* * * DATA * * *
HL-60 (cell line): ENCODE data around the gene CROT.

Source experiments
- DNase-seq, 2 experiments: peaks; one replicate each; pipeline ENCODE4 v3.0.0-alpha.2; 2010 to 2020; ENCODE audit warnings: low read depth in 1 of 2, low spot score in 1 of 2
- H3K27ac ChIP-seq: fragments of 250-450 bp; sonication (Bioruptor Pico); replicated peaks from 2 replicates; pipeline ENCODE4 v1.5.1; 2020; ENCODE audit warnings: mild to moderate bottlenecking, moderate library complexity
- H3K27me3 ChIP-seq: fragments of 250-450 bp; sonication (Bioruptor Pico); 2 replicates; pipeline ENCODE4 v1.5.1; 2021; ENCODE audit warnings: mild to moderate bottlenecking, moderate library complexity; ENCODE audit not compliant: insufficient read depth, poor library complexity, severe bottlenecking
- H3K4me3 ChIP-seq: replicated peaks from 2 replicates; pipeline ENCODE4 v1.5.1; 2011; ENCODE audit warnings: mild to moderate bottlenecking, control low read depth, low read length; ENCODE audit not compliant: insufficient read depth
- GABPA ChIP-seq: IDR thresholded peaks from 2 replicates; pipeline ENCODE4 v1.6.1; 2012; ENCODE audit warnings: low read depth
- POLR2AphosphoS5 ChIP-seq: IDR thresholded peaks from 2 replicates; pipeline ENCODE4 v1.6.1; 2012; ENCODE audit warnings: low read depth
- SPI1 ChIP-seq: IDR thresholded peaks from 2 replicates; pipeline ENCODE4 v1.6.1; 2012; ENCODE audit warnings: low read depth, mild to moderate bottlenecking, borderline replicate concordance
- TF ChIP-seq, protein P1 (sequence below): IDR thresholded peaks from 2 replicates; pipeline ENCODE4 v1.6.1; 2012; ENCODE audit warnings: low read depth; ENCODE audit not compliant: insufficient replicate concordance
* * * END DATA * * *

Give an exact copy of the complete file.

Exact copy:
HL-60 (cell line): ENCODE data around the gene CROT.

Source experiments
- DNase-seq, 2 experiments: peaks; one replicate each; pipeline ENCODE4 v3.0.0-alpha.2; 2010 to 2020; ENCODE audit warnings: low read depth in 1 of 2, low spot score in 1 of 2
- H3K27ac ChIP-seq: fragments of 250-450 bp; sonication (Bioruptor Pico); replicated peaks from 2 replicates; pipeline ENCODE4 v1.5.1; 2020; ENCODE audit warnings: mild to moderate bottlenecking, moderate library complexity
- H3K27me3 ChIP-seq: fragments of 250-450 bp; sonication (Bioruptor Pico); 2 replicates; pipeline ENCODE4 v1.5.1; 2021; ENCODE audit warnings: mild to moderate bottlenecking, moderate library complexity; ENCODE audit not compliant: insufficient read depth, poor library complexity, severe bottlenecking
- H3K4me3 ChIP-seq: replicated peaks from 2 replicates; pipeline ENCODE4 v1.5.1; 2011; ENCODE audit warnings: mild to moderate bottlenecking, control low read depth, low read length; ENCODE audit not compliant: insufficient read depth
- GABPA ChIP-seq: IDR thresholded peaks from 2 replicates; pipeline ENCODE4 v1.6.1; 2012; ENCODE audit warnings: low read depth
- POLR2AphosphoS5 ChIP-seq: IDR thresholded peaks from 2 replicates; pipeline ENCODE4 v1.6.1; 2012; ENCODE audit warnings: low read depth
- SPI1 ChIP-seq: IDR thresholded peaks from 2 replicates; pipeline ENCODE4 v1.6.1; 2012; ENCODE audit warnings: low read depth, mild to moderate bottlenecking, borderline replicate concordance
- TF ChIP-seq, protein P1 (sequence below): IDR thresholded peaks from 2 replicates; pipeline ENCODE4 v1.6.1; 2012; ENCODE audit warnings: low read depth; ENCODE audit not compliant: insufficient replicate concordance